26 January 2016

Malawi: 'Child Friendly Schools Catalyst to Quality Education'

Mangochi — Acting Director of Department for Teacher Education, Mary Chirwa has said child friendly schools' concept could be a catalyst to achieving quality education if it were implemented to the fullest.

"The concept of child friendly schools is one among several factors affecting girl child learner achievement in our schools. There is need to address this factor through teacher training in order to achieve accessible and quality education," Chirwa said.

Chirwa was speaking at the weekend during a stakeholders' annual review meeting on joint programme on girl child education at Machinga Teachers Training College (TTC) which is being implemented in Dedza, Mangochi and Salima for three years with support from UN agencies.

The acting director said the education sector has a deliberate policy focusing on improving access and quality education for a girl child considering that girls were lagging behind in that aspect. She emphasised that all schools should strive towards creating an enabling environment to realize the much needed quality education.

"For example several policy documents including the EMIS 2011, indicate 53 percent of boys completed full cycle of primary education while girls had 47 percent. Therefore, putting emphasis on girl child education does not completely mean leaving out boys," Chirwa added.

She appealed to all players in the education sector to fight against forces which may stand in the way for the attainment of set goals regarding retention of girls in schools. "I am sure this is one reason Machinga TTC, as a government primary teacher college, wants to be part of the war, fighting these forces."

Chirwa, however, observed that while attention was being shifted from Millennium Development Goals to Sustainable development Goals, the education's role would be to champion inclusive quality education for sustainable development.

"We need proper methods for delivery of our curriculum, we need resources for education to be meaningful to our learners and we need life skills to sustain life after school," Chirwa said, pointing out that there were 28 national education standards developed for government to monitor delivery of education in the country.

She said the education ministry was impressed with the girl child education intervention considering the numerous challenges facing the girl child, saying the initiative would make a positive contribution to the socio - economic development of the country whose major factor was quality education.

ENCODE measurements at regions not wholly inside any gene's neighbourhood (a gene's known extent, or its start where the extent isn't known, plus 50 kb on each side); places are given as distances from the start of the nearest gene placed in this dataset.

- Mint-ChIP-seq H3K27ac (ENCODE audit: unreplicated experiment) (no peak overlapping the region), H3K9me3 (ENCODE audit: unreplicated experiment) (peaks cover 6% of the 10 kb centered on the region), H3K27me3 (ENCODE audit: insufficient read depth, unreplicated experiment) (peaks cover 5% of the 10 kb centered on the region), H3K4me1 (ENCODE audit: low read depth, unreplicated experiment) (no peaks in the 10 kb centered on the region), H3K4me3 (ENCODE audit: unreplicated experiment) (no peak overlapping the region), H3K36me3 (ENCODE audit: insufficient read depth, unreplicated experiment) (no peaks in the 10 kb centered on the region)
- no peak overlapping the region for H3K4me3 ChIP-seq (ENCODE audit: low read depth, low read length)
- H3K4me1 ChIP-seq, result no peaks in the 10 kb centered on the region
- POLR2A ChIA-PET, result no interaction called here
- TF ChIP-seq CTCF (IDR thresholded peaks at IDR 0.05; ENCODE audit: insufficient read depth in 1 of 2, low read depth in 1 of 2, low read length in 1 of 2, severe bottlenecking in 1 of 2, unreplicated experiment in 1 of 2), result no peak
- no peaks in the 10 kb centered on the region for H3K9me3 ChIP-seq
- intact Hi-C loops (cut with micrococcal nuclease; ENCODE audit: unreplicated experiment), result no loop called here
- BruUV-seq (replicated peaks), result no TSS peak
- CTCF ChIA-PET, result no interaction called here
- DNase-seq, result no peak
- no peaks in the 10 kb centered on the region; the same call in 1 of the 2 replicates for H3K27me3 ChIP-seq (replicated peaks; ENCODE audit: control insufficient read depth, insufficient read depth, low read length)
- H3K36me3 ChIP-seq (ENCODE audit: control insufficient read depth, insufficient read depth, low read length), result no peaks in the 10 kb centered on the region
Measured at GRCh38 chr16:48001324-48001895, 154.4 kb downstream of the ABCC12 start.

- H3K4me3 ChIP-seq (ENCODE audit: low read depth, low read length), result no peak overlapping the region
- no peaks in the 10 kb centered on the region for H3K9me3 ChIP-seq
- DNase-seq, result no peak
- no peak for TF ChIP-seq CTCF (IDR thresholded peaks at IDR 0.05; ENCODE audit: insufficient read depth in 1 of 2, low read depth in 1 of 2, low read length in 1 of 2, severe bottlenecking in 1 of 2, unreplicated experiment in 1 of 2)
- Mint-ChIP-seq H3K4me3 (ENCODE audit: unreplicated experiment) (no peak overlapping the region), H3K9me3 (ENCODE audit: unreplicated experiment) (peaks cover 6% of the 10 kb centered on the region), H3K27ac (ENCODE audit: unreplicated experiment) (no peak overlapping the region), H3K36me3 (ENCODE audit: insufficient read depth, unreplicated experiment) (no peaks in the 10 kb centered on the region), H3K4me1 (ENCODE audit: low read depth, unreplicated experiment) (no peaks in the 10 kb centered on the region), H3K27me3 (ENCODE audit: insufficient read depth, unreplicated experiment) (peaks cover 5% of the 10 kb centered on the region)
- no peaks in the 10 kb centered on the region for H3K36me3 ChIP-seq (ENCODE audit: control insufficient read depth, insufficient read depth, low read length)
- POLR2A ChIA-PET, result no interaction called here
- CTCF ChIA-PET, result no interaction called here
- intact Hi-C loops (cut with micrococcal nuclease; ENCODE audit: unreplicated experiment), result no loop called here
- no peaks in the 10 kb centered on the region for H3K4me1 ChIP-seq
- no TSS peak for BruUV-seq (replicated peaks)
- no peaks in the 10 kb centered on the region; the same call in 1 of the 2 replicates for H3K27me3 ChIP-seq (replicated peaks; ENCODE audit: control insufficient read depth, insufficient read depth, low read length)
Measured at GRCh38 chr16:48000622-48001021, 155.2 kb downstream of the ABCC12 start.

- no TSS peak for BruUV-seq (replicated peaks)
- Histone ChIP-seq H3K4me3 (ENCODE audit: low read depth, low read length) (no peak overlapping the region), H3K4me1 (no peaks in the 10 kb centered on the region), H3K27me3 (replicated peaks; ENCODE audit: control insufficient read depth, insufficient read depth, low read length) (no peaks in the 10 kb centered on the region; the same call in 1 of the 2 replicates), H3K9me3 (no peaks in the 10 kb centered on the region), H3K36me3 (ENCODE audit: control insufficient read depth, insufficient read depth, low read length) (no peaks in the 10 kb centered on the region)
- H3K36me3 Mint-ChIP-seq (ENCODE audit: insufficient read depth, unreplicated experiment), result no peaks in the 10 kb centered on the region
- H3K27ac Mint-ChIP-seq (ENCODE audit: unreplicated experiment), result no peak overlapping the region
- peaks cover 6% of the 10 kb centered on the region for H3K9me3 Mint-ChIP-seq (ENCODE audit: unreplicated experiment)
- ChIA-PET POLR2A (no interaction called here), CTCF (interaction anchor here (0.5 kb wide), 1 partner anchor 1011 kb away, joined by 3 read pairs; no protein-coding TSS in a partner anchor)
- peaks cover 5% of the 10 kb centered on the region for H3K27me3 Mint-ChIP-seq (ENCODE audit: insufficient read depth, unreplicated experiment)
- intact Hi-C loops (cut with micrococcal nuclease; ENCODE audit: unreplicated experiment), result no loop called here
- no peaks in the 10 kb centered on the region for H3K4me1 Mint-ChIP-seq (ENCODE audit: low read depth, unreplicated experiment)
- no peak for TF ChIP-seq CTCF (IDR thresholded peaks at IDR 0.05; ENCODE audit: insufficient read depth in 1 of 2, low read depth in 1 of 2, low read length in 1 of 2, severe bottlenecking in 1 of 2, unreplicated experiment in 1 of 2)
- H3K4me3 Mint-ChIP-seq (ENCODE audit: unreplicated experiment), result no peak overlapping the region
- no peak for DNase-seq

Chirwa, therefore, thanked the UN agencies such as UINCEF, UNFPA, WFP and UNDP for their efforts in improving access and quality of education in Malawi with emphasis on a girl child.

In his remarks, Machinga TTC Principal, Macauden Msakatiza said the programme has registered a number of successes in the first year, citing training of teachers in participating clusters to mobilize and manage teaching resources in the established Teacher Resource Centres (TRCs).

"The monitoring exercise that was conducted revealed that there is a change in the way things are being done in the participating schools of the three districts," Msakatiza said, admitting that challenges were inevitable in the course of programme implementation.

"One of the major problems we encountered in the first year was during the establishment of TRCs. Most schools did not have adequate space for TRCs which require a special room for keeping teaching and learning materials where both teachers and learners can appreciate," he said.

Msakatiza, therefore, disclosed that the project would in the second year of implementation construct 35 Teacher Resource Centres in the three participating districts which would act as models for other schools within the cluster to emulate.

Ngolowindo Cluster Leader Charles Chitsamba hailed the introduction of the girl child education concept, saying it has contributed to effective delivery of lessons and management of resources thereby enhancing access and quality education for the girl child.

"There have been some notable changes which were not there before the concept was introduced. We had no skills in mobilising communities to come up with resources for teaching since we only thought that such work was limited to a teacher.

"Since within the elements of TRC we also have an area of child protection, we have managed to establish child protection committees whose membership comprises learners, community members and teachers," Chitsamba added.


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